Around this time Rick did a demo using a flexshaft machine. (Can't wait till mine arrives!) While demonstrating the use of a separating disk (aka cutoff wheel), he ran it over the back of a piece of copper a couple of times in an arc shape and then easily bent the copper into a beautiful complex curve. I loved it - that kind of simple yet complicated geometric form is right up my alley. So I immediately tried the same thing on a piece of much heavier copper that I had already patterned and cut out. After bending it, which wasn't easy because I hadn't really cut deeply enough in some places, I ran a line of solder down the inside of the bend to support it. Then I drilled two angled holes and inserted a piece of very narrow sterling silver tubing. Much later, after I felt my soldering skills had improved enough, I added a jump ring to the end of the tubing. Eventually I'll put this on a silver chain and the tubing, which fits very snugly into the copper, will act as the clasp. (Thanks to Aalia for that suggestion.) This is the first piece I made at the workshop that I really like. I'm thinking of doing something similar using sterling silver for the body of the piece.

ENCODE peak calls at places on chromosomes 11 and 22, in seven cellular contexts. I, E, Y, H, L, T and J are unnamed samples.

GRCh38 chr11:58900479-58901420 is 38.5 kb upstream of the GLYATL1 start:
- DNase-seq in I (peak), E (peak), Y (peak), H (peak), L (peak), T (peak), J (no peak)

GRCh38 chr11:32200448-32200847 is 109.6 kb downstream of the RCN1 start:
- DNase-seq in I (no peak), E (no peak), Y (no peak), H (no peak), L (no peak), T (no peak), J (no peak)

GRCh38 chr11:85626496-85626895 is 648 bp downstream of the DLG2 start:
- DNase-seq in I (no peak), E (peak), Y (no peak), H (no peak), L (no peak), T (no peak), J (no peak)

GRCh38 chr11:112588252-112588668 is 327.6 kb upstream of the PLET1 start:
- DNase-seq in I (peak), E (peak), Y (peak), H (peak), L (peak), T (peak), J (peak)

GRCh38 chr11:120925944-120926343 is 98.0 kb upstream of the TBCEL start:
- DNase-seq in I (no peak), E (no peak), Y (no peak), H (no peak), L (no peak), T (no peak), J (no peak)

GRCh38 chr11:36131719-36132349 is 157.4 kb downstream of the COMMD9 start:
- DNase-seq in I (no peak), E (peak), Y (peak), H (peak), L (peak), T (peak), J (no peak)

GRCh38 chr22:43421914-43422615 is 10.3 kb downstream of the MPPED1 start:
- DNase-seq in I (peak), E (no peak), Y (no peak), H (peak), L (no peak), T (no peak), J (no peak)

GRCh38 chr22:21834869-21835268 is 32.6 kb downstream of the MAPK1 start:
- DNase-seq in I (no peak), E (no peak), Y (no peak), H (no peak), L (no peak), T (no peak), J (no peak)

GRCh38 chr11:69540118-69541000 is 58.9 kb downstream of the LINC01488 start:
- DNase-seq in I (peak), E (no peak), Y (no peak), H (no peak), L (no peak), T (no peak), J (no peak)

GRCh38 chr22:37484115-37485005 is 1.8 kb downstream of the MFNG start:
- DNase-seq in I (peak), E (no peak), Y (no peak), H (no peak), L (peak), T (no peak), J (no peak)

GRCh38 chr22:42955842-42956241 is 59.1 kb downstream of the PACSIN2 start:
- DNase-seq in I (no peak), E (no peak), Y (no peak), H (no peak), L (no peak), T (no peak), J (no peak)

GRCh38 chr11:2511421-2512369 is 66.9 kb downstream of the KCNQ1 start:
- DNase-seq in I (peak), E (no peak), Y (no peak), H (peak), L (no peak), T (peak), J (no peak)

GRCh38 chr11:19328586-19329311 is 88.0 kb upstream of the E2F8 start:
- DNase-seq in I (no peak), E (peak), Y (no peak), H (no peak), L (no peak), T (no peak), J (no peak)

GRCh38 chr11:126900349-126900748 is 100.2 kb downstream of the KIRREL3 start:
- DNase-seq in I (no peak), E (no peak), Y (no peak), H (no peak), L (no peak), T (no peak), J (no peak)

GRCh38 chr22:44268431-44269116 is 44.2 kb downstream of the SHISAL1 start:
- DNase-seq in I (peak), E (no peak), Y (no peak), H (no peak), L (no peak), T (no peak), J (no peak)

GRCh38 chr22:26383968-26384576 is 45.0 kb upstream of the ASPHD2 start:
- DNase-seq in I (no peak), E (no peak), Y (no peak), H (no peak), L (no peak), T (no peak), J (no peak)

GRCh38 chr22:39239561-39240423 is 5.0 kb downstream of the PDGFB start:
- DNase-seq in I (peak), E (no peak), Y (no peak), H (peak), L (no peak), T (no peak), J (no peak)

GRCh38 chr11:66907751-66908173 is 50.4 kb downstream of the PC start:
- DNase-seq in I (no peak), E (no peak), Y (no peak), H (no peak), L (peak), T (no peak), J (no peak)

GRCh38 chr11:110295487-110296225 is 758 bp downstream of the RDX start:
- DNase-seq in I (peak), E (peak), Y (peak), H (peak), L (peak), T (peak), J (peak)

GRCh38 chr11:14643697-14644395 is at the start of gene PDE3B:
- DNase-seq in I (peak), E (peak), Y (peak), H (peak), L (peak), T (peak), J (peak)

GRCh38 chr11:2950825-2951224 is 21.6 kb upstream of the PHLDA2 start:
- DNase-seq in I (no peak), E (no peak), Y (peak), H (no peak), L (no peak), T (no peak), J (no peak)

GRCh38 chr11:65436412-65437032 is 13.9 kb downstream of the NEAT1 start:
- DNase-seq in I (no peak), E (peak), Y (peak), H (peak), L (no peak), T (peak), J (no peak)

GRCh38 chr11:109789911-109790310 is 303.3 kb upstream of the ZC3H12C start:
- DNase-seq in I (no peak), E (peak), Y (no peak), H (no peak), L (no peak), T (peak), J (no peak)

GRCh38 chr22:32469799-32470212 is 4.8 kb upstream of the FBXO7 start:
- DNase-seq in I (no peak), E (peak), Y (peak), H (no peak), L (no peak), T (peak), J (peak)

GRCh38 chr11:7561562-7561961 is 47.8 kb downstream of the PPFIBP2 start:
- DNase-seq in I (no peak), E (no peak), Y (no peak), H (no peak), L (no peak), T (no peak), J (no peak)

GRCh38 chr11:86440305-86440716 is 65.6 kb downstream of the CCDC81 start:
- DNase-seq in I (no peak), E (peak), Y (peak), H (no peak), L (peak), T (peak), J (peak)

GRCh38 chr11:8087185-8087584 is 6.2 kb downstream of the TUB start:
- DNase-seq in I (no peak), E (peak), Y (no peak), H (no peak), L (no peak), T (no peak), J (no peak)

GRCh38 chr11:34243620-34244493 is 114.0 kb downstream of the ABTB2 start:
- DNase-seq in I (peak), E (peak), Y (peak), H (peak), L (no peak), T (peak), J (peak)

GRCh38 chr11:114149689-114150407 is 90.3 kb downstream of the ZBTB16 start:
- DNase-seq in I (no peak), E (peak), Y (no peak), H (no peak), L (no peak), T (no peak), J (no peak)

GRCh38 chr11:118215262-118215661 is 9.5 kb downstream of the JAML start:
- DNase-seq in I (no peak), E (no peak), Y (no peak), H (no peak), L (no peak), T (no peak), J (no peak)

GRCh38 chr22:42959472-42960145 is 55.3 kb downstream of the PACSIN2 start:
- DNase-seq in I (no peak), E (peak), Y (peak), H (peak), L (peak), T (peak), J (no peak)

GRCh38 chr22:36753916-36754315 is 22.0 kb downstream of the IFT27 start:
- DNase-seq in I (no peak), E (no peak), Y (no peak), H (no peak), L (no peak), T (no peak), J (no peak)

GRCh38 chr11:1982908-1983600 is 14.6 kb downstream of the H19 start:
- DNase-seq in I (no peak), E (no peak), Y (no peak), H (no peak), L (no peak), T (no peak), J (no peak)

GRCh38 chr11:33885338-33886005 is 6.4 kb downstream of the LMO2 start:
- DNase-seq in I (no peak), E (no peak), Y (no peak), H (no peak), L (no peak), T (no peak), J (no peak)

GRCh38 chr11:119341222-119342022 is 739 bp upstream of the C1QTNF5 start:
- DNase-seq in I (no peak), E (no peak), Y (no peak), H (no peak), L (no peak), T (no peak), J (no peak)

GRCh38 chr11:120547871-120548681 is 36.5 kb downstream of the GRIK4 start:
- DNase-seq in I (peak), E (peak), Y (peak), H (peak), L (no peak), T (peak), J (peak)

It was around the middle of the third day that I stopped flinching every time I had to light a torch. The torches in the soldering room were real ones, not the little butane-fueled creme brulee torch I have at home, which is basically an over-sized lighter. The flame on these babies was, at its smallest, about four times the size of the largest flame my little guy can muster. Most of us spent the first day completely flummoxed by Rick's repeated instruction to heat the piece, not the solder! since the flame seemed so huge it totally engulfed everything. We also spent the first day or two jumping like scared rabbits every time anyone lit a torch: hissss + loud pop + flame = flight response. Last night I realized I hadn't played with fire and hot metal for 36 hours and I missed it: missed the smell of burning flux, the over-heated, poorly lit soldering room, the hiss of the hydraulic press. But the things I miss most are having the time and mental space to focus intently on learning something new, the highly structured schedule within which our creativity was allowed (almost) free reign, and the experience of being pushed out of my comfort zone. How can I recreate that experience back home, with all the pressures and distractions of everyday life? Sadly, it's not just about buying a lot of new equipment -- it's about finding the discipline to focus and to push myself without the support of an externally imposed schedule and set of assignments. But that's what it's always been about, isn't it?